The defined benefit pensions that our tax dollars fund for public sector workers are unsustainable. Recently, a handful of courageous politicians - such as the Manhattan Institute's 2011 Urban Innovator Award recipient, Rhode Island General Treasurer Gina Raimondo - have tackled this issue head-on, and for the long-term, by shifting away some risk from the taxpayer and linking future benefit increases to the health of the state's pension fund. However, far more often, politicians simply put a band-aide on the problem and hope that the economy will recover so that the problem appears to go away. What will not go away is the reality of math. The financial assumptions that underpin our current public pension systems are flawed. So today, in an effort to better educate the American taxpayer and illustrate in unbiased terms the difference between public sector pensions and private sector retirement savings, we are unveiling CalculateYourPublicPension.com.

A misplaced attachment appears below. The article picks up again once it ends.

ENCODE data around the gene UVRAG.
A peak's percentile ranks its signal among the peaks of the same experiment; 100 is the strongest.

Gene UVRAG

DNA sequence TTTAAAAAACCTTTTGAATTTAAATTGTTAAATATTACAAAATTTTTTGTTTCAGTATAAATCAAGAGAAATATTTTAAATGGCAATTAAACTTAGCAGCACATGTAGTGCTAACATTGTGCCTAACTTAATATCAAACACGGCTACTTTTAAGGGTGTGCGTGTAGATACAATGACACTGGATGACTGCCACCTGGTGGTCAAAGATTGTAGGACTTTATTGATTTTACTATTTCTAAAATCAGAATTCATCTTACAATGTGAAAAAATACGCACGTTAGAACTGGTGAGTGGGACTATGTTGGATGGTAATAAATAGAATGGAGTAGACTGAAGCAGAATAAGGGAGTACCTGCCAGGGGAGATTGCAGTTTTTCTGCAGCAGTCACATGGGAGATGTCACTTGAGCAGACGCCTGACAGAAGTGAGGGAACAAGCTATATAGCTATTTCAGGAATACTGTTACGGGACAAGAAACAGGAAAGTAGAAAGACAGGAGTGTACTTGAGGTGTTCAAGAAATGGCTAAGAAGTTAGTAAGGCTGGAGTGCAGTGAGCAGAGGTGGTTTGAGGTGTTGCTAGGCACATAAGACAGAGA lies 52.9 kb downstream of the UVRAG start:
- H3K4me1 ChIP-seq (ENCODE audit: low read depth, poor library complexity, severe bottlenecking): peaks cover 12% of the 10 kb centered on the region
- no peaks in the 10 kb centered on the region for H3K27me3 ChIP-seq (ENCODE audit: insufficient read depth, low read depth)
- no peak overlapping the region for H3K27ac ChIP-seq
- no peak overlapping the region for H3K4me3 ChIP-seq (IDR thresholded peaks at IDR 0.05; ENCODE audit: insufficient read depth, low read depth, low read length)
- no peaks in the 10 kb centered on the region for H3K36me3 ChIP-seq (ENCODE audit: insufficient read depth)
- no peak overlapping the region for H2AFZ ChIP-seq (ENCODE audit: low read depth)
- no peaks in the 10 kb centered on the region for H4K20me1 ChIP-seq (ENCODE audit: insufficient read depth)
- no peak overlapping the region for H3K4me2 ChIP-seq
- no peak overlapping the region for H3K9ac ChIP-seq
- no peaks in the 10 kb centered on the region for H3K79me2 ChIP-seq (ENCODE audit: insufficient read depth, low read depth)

This easy to use web-based tool will allow American taxpayers to calculate how much they would receive in retirement benefits if they were public employees in a given state. Most interestingly, the tool will also allow users to see how much money they would need to have on-hand at the same retirement age to replicate a public worker's pension benefit in the private sector. Calculators for Florida, Illinois, Maine, New Jersey and New York can all be accessed on the site and comparative statistics can be drawn between states to help Americans better understand how local policies impact the bottom line.
The findings are startling. For example, given a teacher who began employment in January 1972, retiring at age 65, after 40 years of service, with a final salary of $100,000, a private sector worker would need to have an annuity worth as much as $1.64 million in Illinois, $1.34 million in New Jersey, $1.32 million in Maine, $1.28 million in New York and $1 million in Florida. No matter how you slice it, these figures are alarming. Learn more about what groups in these states are doing to reform public pension systems - and test run the calculators yourself - by visiting CalculateYourPublicPension.com. In the coming months, more states will be added to the site.